Monday, January 19, 2009

Minnesota: Navigating by ten year old maps

This memory begins in a state already covered: Iowa. I did a stint of summer stock theater in East Central Iowa and I didn't have a whole lot of free time. Just one day, in fact: Monday. That was the only day when we interns were not spending 12+ hours inside a theater of some sort. That precluded the possibility of any serious day-tripping, although some folks did get to Chicago and back for a few hours of shopping.

I had been to Chicago many times so that held little appeal. But another city did: Minneapolis. I had never set foot in Minnesota before but I figured if the people were half as nice as they were in Iowa then I would be OK. The immediate problem was how to navigate once I got there. I was earning $50/week and board, so buying a big ole driver's atlas was out of the question. So I went to the company office and asked if they had anything I could borrow for the day. The secretary pulled out a ten year old map of the Twin Cities and wished me luck. Her parting comment was encouraging: "Nothing much has changed up there, anyway. The roads should still be where they say they are."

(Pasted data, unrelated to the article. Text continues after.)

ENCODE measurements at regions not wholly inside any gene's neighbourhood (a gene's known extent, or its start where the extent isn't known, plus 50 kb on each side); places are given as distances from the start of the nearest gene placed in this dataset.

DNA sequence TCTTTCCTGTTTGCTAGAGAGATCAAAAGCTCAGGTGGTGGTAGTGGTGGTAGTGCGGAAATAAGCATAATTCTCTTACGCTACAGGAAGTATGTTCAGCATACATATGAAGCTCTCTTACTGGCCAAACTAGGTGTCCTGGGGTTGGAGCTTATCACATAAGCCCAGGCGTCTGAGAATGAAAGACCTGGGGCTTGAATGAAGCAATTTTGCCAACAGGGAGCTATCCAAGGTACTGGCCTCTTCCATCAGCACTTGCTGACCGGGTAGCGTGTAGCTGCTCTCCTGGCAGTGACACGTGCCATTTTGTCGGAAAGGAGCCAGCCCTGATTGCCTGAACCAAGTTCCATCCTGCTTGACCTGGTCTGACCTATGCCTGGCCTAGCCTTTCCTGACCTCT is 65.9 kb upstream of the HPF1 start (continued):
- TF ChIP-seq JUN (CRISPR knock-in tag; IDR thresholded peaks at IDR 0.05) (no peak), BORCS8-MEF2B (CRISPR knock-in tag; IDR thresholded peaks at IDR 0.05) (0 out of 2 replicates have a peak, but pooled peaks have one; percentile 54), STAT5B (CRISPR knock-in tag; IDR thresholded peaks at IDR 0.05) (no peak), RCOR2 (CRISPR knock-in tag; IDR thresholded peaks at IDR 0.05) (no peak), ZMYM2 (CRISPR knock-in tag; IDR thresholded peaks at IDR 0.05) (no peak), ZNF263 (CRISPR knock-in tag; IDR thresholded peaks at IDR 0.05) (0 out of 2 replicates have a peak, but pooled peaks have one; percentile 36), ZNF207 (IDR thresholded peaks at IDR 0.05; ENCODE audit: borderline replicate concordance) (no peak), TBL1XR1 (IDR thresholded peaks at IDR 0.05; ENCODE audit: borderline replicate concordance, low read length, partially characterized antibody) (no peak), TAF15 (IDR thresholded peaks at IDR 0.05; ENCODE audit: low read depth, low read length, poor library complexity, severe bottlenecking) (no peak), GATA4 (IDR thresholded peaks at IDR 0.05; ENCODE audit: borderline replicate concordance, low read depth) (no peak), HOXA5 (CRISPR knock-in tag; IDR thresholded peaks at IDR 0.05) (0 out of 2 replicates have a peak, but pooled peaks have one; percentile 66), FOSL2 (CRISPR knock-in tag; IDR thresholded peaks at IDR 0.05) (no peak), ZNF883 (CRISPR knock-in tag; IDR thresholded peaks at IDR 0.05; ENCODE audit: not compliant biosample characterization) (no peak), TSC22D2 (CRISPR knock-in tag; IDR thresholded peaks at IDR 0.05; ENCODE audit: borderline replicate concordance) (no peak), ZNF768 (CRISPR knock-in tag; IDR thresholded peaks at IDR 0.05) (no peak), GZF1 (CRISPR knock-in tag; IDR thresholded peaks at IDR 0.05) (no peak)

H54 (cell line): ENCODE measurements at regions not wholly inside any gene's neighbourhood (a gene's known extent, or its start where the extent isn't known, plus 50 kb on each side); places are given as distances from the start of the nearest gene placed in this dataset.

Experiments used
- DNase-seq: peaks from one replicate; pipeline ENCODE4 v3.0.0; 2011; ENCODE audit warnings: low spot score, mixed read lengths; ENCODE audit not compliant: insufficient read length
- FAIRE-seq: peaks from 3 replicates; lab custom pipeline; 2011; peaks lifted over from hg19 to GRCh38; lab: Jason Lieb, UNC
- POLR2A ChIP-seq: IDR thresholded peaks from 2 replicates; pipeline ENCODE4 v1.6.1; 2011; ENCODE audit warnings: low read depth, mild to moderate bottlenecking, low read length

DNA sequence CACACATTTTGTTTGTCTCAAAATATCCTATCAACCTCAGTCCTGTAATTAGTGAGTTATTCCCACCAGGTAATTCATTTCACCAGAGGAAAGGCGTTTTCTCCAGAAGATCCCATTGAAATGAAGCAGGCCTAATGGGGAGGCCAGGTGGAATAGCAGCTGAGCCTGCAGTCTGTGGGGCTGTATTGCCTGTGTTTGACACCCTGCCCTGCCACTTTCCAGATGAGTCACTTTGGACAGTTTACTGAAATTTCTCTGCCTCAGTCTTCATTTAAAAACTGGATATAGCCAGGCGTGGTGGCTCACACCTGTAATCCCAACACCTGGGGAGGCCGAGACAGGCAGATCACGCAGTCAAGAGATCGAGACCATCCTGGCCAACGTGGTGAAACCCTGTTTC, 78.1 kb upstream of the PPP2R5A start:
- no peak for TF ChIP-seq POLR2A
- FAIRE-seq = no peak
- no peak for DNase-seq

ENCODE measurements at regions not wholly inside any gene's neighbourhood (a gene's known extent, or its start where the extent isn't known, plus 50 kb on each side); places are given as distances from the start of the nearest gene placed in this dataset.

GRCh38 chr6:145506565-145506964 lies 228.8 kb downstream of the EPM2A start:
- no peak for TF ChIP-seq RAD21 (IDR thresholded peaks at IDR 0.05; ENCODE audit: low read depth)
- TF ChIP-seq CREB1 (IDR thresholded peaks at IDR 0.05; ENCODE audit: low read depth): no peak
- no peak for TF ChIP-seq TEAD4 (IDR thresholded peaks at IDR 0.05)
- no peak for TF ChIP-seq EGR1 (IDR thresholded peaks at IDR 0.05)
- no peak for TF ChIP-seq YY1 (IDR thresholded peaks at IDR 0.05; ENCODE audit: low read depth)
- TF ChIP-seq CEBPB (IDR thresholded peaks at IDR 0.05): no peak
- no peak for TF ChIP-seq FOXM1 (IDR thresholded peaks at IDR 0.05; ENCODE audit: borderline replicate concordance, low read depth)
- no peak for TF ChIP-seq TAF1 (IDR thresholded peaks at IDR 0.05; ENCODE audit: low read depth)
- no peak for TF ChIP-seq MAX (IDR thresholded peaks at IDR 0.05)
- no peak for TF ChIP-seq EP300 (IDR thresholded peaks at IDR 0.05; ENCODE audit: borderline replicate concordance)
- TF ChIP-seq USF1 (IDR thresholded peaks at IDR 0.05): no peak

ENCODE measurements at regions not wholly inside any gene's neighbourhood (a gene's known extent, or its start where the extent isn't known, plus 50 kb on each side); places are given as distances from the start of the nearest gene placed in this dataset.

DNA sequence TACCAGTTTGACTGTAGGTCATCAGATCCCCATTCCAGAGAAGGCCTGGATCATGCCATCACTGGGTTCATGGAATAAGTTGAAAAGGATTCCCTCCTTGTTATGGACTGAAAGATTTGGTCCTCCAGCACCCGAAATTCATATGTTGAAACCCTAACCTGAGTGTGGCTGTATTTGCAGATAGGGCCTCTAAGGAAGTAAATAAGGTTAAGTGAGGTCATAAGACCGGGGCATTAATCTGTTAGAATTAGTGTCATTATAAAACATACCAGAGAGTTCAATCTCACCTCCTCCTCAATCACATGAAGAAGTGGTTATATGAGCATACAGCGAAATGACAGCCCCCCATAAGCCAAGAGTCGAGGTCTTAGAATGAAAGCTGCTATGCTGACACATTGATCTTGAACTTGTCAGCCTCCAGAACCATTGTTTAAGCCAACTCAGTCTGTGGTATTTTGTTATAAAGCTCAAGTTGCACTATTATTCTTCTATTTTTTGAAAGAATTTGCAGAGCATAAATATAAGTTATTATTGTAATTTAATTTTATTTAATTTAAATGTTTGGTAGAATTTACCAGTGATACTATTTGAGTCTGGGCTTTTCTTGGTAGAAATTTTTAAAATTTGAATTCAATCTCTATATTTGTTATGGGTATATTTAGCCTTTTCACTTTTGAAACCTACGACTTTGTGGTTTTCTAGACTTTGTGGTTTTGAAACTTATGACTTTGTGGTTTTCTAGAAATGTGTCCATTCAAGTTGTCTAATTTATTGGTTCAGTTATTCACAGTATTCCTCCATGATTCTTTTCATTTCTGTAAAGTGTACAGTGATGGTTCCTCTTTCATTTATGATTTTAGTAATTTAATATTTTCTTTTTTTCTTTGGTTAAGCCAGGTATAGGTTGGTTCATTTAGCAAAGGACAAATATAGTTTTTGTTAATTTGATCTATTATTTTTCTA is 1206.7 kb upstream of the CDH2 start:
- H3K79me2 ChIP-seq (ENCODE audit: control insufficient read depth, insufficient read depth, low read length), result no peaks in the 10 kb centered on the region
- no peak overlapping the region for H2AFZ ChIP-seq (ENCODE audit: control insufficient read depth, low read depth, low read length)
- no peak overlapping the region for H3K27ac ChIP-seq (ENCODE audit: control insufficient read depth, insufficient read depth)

I set out early Monday morning, pointing the nose of my red Ford Fairmont station wagon North. As I approached the city, I began to eye the ten year old map on my passenger seat. I pulled over to a rest area and parked. I unfolded it and began to plot my approach. There were a few stops on my itinerary (a Thai restaurant, a bookstore, a museum, and a park), so I plotted the best course I could based on location and cross-streets.

I folded the map as strategically as I could and resumed the journey.

And yes, I navigated that city like a pro. There were some changes, to be sure, but like most Midwestern cities, Minneapolis was laid out like a grid. So if I missed a street, all I had to do was "box the compass" to get back to a starting point and then make the turn. I had a grand day, saw some pretty art, ate some wonderful food, picked up a novel or two. The park was out, it began to storm while I was there and continued on my way back home. But that was the only setback to an otherwise wonderful day.

I haven't gotten seriously lost since. That was the biggest gift of the day: navigational confidence.

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